Genetic or nutritional deficiencies in homocysteine (Hcy) metabolism increase Hcy-thiolactone, which causes protein damage by forming isopetide bonds with lysine residues, generating N-Hcy-protein. In the present work, we studied the prevalence and genetic determinants of keratin damage caused by homocysteinylation. We found that in mammals and birds, 35 to 98% of Hcy was bound to hair keratin via amide or isopeptide bond (Hcy-keratin), while 2 to 65% was S-Hcy-keratin. A major fraction of hair Hcy-keratin (56% to 93%), significantly higher in birds than in mammals, was sodium dodecyl sulfate-insoluble. Genetic hyperhomocysteinemia significantly increased N-Hcy-keratin levels in the mouse pelage. N-Hcy-keratin was elevated 3.5-, 6.3-, and 11.7-fold in hair from Mthfr -/- , Cse -/- , or Cbs -/- mice, respectively. The accumulation of N-Hcy in hair keratin led to a progressive reduction of N-Hcy-keratin solubility in sodium dodecyl sulfate, from 0.39 ±0.04 in wild-type mice to 0.19 ±0.03, 0.14 ±0.01, and 0.07 ±0.03 in Mthfr -/- , Cse -/- , or Cbs -/- animals, respectively. N-Hcy-keratin accelerated aggregation of unmodified keratin in Cbs -/- mouse hair. Keratin methionine, copper, and iron levels in mouse hair were not affected by hyperhomocysteinemia. These findings provide evidence that pelage keratin is N-homocysteinylated in vivo in mammals and birds, and that this process causes keratin damage, manifested by a reduced solubility.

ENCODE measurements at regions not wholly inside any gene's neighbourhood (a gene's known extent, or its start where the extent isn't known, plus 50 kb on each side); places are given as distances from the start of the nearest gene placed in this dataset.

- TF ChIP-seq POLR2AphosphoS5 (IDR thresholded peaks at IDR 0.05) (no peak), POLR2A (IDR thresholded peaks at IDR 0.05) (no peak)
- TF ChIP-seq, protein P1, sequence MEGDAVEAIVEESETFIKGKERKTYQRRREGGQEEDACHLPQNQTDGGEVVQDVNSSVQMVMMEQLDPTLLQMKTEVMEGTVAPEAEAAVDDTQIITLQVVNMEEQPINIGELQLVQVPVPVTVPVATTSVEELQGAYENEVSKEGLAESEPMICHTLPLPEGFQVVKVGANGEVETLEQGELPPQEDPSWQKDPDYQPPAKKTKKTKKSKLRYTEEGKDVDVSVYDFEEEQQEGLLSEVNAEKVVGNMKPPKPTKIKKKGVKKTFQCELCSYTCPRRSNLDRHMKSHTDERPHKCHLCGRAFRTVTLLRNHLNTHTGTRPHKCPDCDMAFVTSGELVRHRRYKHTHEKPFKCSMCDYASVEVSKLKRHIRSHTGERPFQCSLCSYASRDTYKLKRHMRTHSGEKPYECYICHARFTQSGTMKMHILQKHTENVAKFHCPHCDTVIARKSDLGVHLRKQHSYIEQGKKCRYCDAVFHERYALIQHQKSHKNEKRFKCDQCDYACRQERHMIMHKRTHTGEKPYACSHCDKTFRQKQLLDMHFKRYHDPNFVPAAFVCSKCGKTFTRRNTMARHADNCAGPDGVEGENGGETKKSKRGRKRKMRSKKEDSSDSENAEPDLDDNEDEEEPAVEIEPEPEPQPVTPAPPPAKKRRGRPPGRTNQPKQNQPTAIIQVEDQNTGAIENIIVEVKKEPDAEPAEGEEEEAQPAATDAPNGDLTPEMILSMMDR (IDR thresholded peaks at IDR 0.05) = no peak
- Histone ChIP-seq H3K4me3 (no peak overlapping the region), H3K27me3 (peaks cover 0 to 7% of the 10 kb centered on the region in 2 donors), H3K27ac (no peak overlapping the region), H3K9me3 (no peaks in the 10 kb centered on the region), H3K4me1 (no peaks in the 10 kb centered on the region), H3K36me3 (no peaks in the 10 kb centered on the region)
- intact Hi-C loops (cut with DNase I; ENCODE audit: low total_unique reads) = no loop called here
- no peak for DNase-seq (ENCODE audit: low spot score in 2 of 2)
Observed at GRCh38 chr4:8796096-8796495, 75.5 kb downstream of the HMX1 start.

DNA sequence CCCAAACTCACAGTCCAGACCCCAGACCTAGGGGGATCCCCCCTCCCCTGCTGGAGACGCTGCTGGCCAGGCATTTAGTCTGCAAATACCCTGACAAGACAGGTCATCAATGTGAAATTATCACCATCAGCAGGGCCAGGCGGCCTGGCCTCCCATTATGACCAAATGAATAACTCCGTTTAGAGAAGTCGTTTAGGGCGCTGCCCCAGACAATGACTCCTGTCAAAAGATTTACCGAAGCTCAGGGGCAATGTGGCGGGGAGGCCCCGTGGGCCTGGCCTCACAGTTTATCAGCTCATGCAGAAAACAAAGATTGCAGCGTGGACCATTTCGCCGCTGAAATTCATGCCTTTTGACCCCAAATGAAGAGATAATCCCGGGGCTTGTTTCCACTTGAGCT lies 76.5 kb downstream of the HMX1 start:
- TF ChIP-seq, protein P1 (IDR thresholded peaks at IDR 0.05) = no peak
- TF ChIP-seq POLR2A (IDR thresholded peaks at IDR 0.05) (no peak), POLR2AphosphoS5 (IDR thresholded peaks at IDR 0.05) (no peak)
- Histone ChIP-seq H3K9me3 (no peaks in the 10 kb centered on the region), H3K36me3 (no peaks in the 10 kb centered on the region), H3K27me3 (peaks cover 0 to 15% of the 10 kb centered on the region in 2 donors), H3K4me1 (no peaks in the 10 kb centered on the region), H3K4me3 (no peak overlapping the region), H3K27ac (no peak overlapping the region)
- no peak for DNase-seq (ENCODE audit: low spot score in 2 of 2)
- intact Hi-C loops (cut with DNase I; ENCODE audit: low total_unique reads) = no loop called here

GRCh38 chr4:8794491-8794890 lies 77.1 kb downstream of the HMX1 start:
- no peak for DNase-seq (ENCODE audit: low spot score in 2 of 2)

Borowczyk, K., Wróblewski, J., Suliburska, J., Akahoshi, N., Ishii, I., & Jakubowski, H. (2018). Mutations in homocysteine metabolism genes increase keratin N-homocysteinylation and damage in mice. International Journal of Genomics, 2018. https://doi.org/10.1155/2018/7570850